Sunday, October 15, 2017

Review of "Defying Expecations"

A confession: I hardly paid attention to Major League Soccer until I attended my first game this summer, watching the new expansion club Minnesota United face DC United.  The atmosphere was great and the fans were some of the noisiest I have ever heard at a sporting event that I attended.  When I heard about this book and the same type of environment that is present for another fairly new MLS club, I decided to take a look at the book - that was a good choice.  Here is my review of "Defying Expectations."


Title/Author:
“Defying Expectations: Phil Rawlins and the Orlando City Soccer Story” by Simon Veness and Susan Veness
Tags:
Football (European), soccer, professional, biography, business
Publish date:
November 1, 2017

Length:
304 pages

Rating: 
4 of 5 stars (very good)
Review:
No matter the sport, league or level of play, one of the more difficult tasks in the business side of sports is to build a franchise from scratch.  Phil Rawlins, his wife Kay and their team of investors and executives did this in Major League Soccer, building the Orlando City Soccer Club from the ground up.  Their success, starting with Phil’s success in both business and football in England, is captured in this book by Simon Veness and Susan Veness. 

The origins of Orlando City can be traced back to another soccer club, Stoke City who is currently a club in the English Barclay’s Premier League.  This team was the one Phil Rawlins followed from childhood and when they had been playing poorly enough to be relegated out of the Premier League, Rawlins felt it was time to do something about that and he became an influential member of Stoke’s board. His innovation put Stoke back on track, but the lure of building a soccer team in the United States brought him to Austin, Texas.  There, with his then-wife Wendy (Rawlins would have three wives, Kay being his most recent) they put together a success team in the heart of American football territory, piling up wins and drawing fans to Austin’s minor league team.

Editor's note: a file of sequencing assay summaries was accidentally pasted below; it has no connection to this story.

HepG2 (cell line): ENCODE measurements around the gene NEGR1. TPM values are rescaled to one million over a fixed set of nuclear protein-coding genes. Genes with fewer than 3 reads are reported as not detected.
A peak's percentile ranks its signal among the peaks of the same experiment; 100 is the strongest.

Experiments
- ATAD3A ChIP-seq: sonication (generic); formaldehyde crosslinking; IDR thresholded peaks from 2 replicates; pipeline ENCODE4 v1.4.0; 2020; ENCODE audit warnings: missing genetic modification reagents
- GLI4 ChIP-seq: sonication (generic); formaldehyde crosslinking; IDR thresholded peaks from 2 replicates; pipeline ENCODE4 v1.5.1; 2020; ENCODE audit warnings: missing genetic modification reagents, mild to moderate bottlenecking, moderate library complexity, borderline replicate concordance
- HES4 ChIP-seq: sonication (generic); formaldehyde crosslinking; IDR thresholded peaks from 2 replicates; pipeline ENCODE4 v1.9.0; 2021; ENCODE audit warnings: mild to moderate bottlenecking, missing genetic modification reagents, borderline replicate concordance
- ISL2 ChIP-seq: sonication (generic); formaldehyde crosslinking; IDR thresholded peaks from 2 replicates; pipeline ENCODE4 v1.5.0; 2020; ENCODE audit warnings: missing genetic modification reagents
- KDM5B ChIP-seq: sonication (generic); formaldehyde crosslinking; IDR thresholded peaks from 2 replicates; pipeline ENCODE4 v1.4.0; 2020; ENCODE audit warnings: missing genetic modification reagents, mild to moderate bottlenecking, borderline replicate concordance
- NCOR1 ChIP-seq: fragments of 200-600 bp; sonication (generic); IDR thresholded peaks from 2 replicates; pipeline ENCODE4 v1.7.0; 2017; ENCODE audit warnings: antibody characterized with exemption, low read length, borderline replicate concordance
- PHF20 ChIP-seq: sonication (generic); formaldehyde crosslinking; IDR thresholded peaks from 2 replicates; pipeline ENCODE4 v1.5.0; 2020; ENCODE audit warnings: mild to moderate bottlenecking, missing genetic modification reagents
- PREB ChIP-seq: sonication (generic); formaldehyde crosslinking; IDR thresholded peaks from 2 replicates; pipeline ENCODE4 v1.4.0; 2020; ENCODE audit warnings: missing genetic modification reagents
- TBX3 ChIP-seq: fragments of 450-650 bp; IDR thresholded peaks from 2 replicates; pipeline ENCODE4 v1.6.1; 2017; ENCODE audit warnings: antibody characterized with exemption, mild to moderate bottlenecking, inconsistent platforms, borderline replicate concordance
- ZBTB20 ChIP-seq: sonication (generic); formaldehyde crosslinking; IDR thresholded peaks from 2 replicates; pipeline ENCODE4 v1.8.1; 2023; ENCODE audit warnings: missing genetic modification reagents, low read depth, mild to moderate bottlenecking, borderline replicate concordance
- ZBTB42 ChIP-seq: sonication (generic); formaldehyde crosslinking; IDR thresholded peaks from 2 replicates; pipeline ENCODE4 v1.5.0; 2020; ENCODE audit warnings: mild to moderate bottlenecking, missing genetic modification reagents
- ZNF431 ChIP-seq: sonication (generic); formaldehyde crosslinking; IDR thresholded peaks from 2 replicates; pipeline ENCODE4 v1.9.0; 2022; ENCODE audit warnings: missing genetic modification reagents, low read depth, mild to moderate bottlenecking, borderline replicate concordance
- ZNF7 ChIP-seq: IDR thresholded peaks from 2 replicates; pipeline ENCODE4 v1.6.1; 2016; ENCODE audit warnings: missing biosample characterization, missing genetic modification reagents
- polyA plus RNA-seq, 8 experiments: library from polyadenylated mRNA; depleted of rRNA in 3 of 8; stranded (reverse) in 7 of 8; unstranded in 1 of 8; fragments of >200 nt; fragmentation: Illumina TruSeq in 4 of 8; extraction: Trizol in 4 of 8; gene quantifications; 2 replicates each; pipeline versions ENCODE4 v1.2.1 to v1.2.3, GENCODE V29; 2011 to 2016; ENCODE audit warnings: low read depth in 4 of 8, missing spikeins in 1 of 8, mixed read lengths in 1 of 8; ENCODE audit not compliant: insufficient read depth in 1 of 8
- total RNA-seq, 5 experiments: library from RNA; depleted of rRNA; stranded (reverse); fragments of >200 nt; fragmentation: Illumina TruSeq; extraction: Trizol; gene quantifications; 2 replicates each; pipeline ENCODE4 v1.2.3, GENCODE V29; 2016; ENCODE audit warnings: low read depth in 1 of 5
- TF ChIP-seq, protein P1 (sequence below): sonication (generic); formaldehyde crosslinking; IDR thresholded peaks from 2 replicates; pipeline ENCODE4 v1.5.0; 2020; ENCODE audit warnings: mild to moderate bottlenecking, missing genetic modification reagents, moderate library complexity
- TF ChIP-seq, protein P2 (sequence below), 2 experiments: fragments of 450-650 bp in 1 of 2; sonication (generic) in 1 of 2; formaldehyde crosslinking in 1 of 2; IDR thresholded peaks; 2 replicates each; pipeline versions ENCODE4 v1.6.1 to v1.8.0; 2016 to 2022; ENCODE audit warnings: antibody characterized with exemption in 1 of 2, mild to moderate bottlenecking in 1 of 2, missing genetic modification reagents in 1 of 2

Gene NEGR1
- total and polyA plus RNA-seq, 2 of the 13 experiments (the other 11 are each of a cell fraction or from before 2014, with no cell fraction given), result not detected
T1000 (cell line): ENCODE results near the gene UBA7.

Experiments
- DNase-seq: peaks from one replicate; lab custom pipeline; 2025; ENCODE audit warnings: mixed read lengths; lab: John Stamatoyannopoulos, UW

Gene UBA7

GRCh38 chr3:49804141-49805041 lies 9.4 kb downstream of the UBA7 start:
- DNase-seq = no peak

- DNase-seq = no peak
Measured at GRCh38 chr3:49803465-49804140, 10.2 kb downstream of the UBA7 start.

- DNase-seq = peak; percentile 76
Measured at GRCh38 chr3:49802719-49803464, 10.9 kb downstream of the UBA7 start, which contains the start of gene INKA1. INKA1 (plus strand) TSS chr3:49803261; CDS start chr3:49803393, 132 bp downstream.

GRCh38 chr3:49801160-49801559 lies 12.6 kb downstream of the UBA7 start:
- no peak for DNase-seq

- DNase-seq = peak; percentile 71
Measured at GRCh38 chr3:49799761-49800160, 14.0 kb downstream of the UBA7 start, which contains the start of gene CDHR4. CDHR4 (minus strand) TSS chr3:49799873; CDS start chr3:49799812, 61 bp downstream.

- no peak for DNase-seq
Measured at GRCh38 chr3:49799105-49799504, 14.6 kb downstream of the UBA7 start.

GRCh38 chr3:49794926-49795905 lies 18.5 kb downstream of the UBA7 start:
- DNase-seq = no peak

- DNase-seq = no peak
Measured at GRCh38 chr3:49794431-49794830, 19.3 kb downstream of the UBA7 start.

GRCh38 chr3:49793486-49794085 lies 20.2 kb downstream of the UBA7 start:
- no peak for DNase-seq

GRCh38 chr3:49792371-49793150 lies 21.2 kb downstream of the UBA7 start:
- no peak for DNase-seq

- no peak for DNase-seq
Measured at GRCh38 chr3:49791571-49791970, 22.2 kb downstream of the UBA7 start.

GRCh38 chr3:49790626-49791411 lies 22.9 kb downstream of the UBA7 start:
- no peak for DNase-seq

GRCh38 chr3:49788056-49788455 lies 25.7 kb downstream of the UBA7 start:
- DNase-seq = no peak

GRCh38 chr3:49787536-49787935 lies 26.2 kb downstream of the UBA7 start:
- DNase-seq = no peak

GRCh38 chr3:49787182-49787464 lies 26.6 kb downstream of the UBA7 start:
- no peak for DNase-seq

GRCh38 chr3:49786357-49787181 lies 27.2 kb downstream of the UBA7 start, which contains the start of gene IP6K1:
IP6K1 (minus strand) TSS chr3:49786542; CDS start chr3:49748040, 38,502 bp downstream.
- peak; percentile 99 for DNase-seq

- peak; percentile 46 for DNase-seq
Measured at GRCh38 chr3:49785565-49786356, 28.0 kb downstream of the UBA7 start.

However, Phil’s ultimate goal was to build a team in the largest American league for soccer, Major League Soccer (MLS). The league wanted to expand to the southeastern part of the country and Orlando was considered to be one of the markets in which a franchise could be viable.  By then, Phil realized he had gone as far as he could in Austin, so he and his new wife decided to make the plunge and go for it in Orlando.

Using Six Core Values the couple developed at the kitchen table, they set out to find investors and other key personnel required to build a team.  Like in Austin, the franchise in Orlando started in the United Soccer League, winning the title in their first year, 2011.  But unlike Austin, they saw much more potential. Through hard work, perseverance even after setbacks such as denial for stadium funding from the Florida legislature and a very large and loyal fan following, the club became an MLS expansion team in 2015.  They made the league sit up and take notice by not only signing Brazillian superstar Kaka, but also for selling over 60,000 tickets for the very first game. Orlando City has been one of the more successful MLS franchises since then and they hope to continue this into the future.

This entire story is told in an easy to read manner by Simon and Susan Veness and covers much of Phil Rawlins’ life successes in both business and soccer. The story of how he went from a hustling salesman to earning $259 million on an initial IPO is just as interesting a tale as is the success of Orlando City.  The book is part business, part soccer and part biography of a man who never let setbacks stop him from achieving his visions.  It is an inspiring story that readers will enjoy, even if they are not soccer fans.

I wish to thank University of Nebraska Press for providing a copy of the book in exchange for an honest review.

Book Format Read:
Hardcover

Buying Links:
https://www.amazon.com/Defying-Expectations-Rawlins-Orlando-Soccer/dp/1496201760/ref=tmm_hrd_swatch_0?_encoding=UTF8&qid=&sr


Thursday, October 12, 2017

Review of "Violated"

This book needs no explanation about the content or the topic. This is an issue that is saddening and maddening at the same time. It is a book that needs to be read and then those that read it should do what they can to correct the current climate of sexual assault on college campuses.  This is my review of "Violated."


Title/Author:
“Violated: Exposing Rape at Baylor University Amid College Football’s Sexual Assault Crisis” by Paula Lavigne and Mark Schlabach
Tags:
Football (American), college, rape, Baylor, crime
Publish date:
August 22, 2017

Length:
368 pages

Rating: 
5 of 5 stars (outstanding)
Review:
Sexual assaults on college campuses have been a problem that has gained more notoriety in recent years as universities have been held responsible to create a safe environment for women. The institutions have been accused of protecting athletes accused of assault, especially football players.  Baylor University, a Baptist school in Waco, Texas was exposed to enhancing this culture and the investigation into this culture is the topic of this excellent book by investigative reporters Paula Lavigne and Mark Schlabach.